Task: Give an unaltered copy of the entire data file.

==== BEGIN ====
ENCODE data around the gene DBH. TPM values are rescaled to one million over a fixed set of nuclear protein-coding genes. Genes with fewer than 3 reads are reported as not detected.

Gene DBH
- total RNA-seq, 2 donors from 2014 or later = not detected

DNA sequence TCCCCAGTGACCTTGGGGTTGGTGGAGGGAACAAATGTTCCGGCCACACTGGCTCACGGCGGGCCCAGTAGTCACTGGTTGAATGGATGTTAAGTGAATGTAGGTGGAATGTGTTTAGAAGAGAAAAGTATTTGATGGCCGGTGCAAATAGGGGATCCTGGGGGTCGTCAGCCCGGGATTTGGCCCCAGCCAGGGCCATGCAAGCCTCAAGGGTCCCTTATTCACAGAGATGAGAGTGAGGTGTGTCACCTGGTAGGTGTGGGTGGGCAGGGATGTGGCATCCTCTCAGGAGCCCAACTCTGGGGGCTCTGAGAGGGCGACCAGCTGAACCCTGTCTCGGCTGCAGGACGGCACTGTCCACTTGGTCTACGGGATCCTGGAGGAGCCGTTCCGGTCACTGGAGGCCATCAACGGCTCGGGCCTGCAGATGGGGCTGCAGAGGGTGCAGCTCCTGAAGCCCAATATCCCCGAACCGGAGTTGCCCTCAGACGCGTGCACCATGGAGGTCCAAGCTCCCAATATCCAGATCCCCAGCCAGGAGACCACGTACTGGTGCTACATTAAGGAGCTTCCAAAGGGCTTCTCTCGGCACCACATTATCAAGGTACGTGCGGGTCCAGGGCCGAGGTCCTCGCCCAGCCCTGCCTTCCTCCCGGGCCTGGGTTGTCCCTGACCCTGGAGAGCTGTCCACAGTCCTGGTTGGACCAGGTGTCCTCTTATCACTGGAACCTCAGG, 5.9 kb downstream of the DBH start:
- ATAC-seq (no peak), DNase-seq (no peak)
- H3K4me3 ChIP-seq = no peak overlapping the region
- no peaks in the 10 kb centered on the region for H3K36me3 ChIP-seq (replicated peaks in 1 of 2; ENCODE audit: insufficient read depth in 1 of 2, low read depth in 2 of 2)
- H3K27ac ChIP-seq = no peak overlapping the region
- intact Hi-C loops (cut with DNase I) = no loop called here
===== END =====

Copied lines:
ENCODE data around the gene DBH. TPM values are rescaled to one million over a fixed set of nuclear protein-coding genes. Genes with fewer than 3 reads are reported as not detected.

Gene DBH
- total RNA-seq, 2 donors from 2014 or later = not detected

DNA sequence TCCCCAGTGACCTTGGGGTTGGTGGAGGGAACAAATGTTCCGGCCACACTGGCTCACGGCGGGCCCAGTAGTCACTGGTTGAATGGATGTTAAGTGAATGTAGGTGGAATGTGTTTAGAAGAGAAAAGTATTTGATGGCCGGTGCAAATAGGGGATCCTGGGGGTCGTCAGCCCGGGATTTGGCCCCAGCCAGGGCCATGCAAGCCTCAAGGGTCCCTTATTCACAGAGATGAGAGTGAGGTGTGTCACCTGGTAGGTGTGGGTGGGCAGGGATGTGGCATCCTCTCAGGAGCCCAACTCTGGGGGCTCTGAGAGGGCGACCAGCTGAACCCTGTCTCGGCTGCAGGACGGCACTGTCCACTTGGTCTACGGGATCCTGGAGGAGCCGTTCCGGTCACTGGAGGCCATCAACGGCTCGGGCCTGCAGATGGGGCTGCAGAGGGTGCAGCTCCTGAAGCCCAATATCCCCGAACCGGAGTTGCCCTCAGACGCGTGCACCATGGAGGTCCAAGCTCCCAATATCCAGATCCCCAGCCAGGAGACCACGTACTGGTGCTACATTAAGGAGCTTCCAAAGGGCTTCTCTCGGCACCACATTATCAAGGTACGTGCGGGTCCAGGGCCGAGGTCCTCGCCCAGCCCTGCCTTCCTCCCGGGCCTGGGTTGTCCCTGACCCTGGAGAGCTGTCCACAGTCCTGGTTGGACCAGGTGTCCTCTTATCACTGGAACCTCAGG, 5.9 kb downstream of the DBH start:
- ATAC-seq (no peak), DNase-seq (no peak)
- H3K4me3 ChIP-seq = no peak overlapping the region
- no peaks in the 10 kb centered on the region for H3K36me3 ChIP-seq (replicated peaks in 1 of 2; ENCODE audit: insufficient read depth in 1 of 2, low read depth in 2 of 2)
- H3K27ac ChIP-seq = no peak overlapping the region
- intact Hi-C loops (cut with DNase I) = no loop called here